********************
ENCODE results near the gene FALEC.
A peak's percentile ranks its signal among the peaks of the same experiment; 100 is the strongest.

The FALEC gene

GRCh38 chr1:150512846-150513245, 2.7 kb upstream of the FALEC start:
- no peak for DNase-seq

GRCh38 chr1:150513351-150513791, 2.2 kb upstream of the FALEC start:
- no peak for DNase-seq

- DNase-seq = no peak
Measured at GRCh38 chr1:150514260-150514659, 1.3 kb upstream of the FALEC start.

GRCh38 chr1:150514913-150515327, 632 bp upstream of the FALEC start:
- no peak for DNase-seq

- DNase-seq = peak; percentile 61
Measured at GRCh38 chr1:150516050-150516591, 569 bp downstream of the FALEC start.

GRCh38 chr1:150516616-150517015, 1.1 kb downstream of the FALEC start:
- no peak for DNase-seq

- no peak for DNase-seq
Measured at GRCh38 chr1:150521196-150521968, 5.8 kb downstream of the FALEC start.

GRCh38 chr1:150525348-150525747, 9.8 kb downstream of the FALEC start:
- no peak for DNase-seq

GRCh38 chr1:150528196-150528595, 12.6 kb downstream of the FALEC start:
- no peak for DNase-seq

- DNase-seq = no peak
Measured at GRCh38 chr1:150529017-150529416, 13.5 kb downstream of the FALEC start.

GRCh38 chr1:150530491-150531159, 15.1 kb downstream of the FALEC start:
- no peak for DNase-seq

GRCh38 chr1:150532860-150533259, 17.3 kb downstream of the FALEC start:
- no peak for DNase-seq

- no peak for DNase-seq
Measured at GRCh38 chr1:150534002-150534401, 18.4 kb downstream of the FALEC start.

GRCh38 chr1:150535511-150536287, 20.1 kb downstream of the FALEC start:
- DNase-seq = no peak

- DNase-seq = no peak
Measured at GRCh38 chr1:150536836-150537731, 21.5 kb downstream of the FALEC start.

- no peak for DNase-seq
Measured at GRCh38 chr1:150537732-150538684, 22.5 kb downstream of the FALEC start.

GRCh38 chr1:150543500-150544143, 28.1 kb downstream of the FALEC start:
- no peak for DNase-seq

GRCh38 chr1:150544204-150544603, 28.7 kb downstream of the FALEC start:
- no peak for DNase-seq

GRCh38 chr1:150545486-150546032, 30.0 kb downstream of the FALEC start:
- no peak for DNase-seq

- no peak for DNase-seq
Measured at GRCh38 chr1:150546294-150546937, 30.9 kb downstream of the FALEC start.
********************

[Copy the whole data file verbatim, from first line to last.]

ENCODE results near the gene FALEC.
A peak's percentile ranks its signal among the peaks of the same experiment; 100 is the strongest.

The FALEC gene

GRCh38 chr1:150512846-150513245, 2.7 kb upstream of the FALEC start:
- no peak for DNase-seq

GRCh38 chr1:150513351-150513791, 2.2 kb upstream of the FALEC start:
- no peak for DNase-seq

- DNase-seq = no peak
Measured at GRCh38 chr1:150514260-150514659, 1.3 kb upstream of the FALEC start.

GRCh38 chr1:150514913-150515327, 632 bp upstream of the FALEC start:
- no peak for DNase-seq

- DNase-seq = peak; percentile 61
Measured at GRCh38 chr1:150516050-150516591, 569 bp downstream of the FALEC start.

GRCh38 chr1:150516616-150517015, 1.1 kb downstream of the FALEC start:
- no peak for DNase-seq

- no peak for DNase-seq
Measured at GRCh38 chr1:150521196-150521968, 5.8 kb downstream of the FALEC start.

GRCh38 chr1:150525348-150525747, 9.8 kb downstream of the FALEC start:
- no peak for DNase-seq

GRCh38 chr1:150528196-150528595, 12.6 kb downstream of the FALEC start:
- no peak for DNase-seq

- DNase-seq = no peak
Measured at GRCh38 chr1:150529017-150529416, 13.5 kb downstream of the FALEC start.

GRCh38 chr1:150530491-150531159, 15.1 kb downstream of the FALEC start:
- no peak for DNase-seq

GRCh38 chr1:150532860-150533259, 17.3 kb downstream of the FALEC start:
- no peak for DNase-seq

- no peak for DNase-seq
Measured at GRCh38 chr1:150534002-150534401, 18.4 kb downstream of the FALEC start.

GRCh38 chr1:150535511-150536287, 20.1 kb downstream of the FALEC start:
- DNase-seq = no peak

- DNase-seq = no peak
Measured at GRCh38 chr1:150536836-150537731, 21.5 kb downstream of the FALEC start.

- no peak for DNase-seq
Measured at GRCh38 chr1:150537732-150538684, 22.5 kb downstream of the FALEC start.

GRCh38 chr1:150543500-150544143, 28.1 kb downstream of the FALEC start:
- no peak for DNase-seq

GRCh38 chr1:150544204-150544603, 28.7 kb downstream of the FALEC start:
- no peak for DNase-seq

GRCh38 chr1:150545486-150546032, 30.0 kb downstream of the FALEC start:
- no peak for DNase-seq

- no peak for DNase-seq
Measured at GRCh38 chr1:150546294-150546937, 30.9 kb downstream of the FALEC start.